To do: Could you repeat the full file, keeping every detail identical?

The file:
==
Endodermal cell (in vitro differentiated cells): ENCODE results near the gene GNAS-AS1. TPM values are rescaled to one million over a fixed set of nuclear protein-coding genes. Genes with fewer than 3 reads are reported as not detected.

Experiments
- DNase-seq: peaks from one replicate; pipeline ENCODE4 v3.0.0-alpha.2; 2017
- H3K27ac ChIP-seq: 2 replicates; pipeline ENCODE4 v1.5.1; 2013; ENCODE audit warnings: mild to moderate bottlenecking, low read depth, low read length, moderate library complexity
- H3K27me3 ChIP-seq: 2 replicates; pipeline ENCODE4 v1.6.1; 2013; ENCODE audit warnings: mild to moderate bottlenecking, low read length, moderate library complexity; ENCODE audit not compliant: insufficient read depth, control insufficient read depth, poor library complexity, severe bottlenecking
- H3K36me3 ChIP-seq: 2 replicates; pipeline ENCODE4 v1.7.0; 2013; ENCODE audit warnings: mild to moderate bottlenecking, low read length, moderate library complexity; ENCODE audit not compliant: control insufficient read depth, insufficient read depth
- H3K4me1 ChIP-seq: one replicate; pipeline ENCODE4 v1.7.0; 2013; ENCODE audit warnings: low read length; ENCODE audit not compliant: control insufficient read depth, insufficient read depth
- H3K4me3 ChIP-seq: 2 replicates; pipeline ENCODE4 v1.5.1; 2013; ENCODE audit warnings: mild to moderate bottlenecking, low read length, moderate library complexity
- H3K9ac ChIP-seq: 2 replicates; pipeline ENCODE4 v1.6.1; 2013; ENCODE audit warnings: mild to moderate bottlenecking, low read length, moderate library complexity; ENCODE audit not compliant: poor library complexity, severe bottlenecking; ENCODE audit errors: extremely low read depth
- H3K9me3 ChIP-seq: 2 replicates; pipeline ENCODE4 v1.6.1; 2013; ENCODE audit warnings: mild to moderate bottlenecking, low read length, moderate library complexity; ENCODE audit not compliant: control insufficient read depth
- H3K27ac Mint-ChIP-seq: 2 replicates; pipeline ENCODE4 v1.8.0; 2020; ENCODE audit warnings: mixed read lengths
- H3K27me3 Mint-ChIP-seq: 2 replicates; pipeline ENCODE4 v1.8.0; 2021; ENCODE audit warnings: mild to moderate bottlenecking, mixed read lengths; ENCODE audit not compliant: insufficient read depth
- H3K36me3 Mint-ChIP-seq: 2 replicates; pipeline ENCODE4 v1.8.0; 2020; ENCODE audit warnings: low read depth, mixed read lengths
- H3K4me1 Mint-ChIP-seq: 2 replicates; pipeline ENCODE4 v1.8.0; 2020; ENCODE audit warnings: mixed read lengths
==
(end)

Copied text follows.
Endodermal cell (in vitro differentiated cells): ENCODE results near the gene GNAS-AS1. TPM values are rescaled to one million over a fixed set of nuclear protein-coding genes. Genes with fewer than 3 reads are reported as not detected.

Experiments
- DNase-seq: peaks from one replicate; pipeline ENCODE4 v3.0.0-alpha.2; 2017
- H3K27ac ChIP-seq: 2 replicates; pipeline ENCODE4 v1.5.1; 2013; ENCODE audit warnings: mild to moderate bottlenecking, low read depth, low read length, moderate library complexity
- H3K27me3 ChIP-seq: 2 replicates; pipeline ENCODE4 v1.6.1; 2013; ENCODE audit warnings: mild to moderate bottlenecking, low read length, moderate library complexity; ENCODE audit not compliant: insufficient read depth, control insufficient read depth, poor library complexity, severe bottlenecking
- H3K36me3 ChIP-seq: 2 replicates; pipeline ENCODE4 v1.7.0; 2013; ENCODE audit warnings: mild to moderate bottlenecking, low read length, moderate library complexity; ENCODE audit not compliant: control insufficient read depth, insufficient read depth
- H3K4me1 ChIP-seq: one replicate; pipeline ENCODE4 v1.7.0; 2013; ENCODE audit warnings: low read length; ENCODE audit not compliant: control insufficient read depth, insufficient read depth
- H3K4me3 ChIP-seq: 2 replicates; pipeline ENCODE4 v1.5.1; 2013; ENCODE audit warnings: mild to moderate bottlenecking, low read length, moderate library complexity
- H3K9ac ChIP-seq: 2 replicates; pipeline ENCODE4 v1.6.1; 2013; ENCODE audit warnings: mild to moderate bottlenecking, low read length, moderate library complexity; ENCODE audit not compliant: poor library complexity, severe bottlenecking; ENCODE audit errors: extremely low read depth
- H3K9me3 ChIP-seq: 2 replicates; pipeline ENCODE4 v1.6.1; 2013; ENCODE audit warnings: mild to moderate bottlenecking, low read length, moderate library complexity; ENCODE audit not compliant: control insufficient read depth
- H3K27ac Mint-ChIP-seq: 2 replicates; pipeline ENCODE4 v1.8.0; 2020; ENCODE audit warnings: mixed read lengths
- H3K27me3 Mint-ChIP-seq: 2 replicates; pipeline ENCODE4 v1.8.0; 2021; ENCODE audit warnings: mild to moderate bottlenecking, mixed read lengths; ENCODE audit not compliant: insufficient read depth
- H3K36me3 Mint-ChIP-seq: 2 replicates; pipeline ENCODE4 v1.8.0; 2020; ENCODE audit warnings: low read depth, mixed read lengths
- H3K4me1 Mint-ChIP-seq: 2 replicates; pipeline ENCODE4 v1.8.0; 2020; ENCODE audit warnings: mixed read lengths